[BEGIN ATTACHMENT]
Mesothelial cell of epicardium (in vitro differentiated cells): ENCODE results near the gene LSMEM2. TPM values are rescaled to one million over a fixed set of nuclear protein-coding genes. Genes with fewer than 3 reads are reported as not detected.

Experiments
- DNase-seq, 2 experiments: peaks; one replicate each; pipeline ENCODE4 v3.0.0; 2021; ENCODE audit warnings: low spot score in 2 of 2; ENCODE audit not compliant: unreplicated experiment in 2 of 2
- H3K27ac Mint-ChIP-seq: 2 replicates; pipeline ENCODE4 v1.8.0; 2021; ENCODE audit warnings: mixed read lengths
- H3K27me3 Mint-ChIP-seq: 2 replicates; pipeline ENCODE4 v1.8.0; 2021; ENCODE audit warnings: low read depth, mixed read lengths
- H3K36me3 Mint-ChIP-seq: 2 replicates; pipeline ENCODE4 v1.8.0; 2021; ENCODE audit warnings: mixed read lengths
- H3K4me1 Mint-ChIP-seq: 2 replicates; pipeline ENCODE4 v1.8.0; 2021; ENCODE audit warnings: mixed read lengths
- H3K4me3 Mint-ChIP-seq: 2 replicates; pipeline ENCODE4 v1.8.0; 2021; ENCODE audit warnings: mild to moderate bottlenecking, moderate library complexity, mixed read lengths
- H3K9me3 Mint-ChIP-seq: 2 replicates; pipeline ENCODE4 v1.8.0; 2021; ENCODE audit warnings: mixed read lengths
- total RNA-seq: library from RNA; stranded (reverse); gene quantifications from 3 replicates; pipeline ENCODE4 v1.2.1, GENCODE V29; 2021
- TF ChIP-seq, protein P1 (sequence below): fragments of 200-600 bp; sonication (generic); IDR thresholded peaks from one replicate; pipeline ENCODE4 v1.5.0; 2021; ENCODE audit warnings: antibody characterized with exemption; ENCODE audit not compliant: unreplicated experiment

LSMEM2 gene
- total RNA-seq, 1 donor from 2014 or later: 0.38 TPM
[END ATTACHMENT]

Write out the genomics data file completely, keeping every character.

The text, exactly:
Mesothelial cell of epicardium (in vitro differentiated cells): ENCODE results near the gene LSMEM2. TPM values are rescaled to one million over a fixed set of nuclear protein-coding genes. Genes with fewer than 3 reads are reported as not detected.

Experiments
- DNase-seq, 2 experiments: peaks; one replicate each; pipeline ENCODE4 v3.0.0; 2021; ENCODE audit warnings: low spot score in 2 of 2; ENCODE audit not compliant: unreplicated experiment in 2 of 2
- H3K27ac Mint-ChIP-seq: 2 replicates; pipeline ENCODE4 v1.8.0; 2021; ENCODE audit warnings: mixed read lengths
- H3K27me3 Mint-ChIP-seq: 2 replicates; pipeline ENCODE4 v1.8.0; 2021; ENCODE audit warnings: low read depth, mixed read lengths
- H3K36me3 Mint-ChIP-seq: 2 replicates; pipeline ENCODE4 v1.8.0; 2021; ENCODE audit warnings: mixed read lengths
- H3K4me1 Mint-ChIP-seq: 2 replicates; pipeline ENCODE4 v1.8.0; 2021; ENCODE audit warnings: mixed read lengths
- H3K4me3 Mint-ChIP-seq: 2 replicates; pipeline ENCODE4 v1.8.0; 2021; ENCODE audit warnings: mild to moderate bottlenecking, moderate library complexity, mixed read lengths
- H3K9me3 Mint-ChIP-seq: 2 replicates; pipeline ENCODE4 v1.8.0; 2021; ENCODE audit warnings: mixed read lengths
- total RNA-seq: library from RNA; stranded (reverse); gene quantifications from 3 replicates; pipeline ENCODE4 v1.2.1, GENCODE V29; 2021
- TF ChIP-seq, protein P1 (sequence below): fragments of 200-600 bp; sonication (generic); IDR thresholded peaks from one replicate; pipeline ENCODE4 v1.5.0; 2021; ENCODE audit warnings: antibody characterized with exemption; ENCODE audit not compliant: unreplicated experiment

LSMEM2 gene
- total RNA-seq, 1 donor from 2014 or later: 0.38 TPM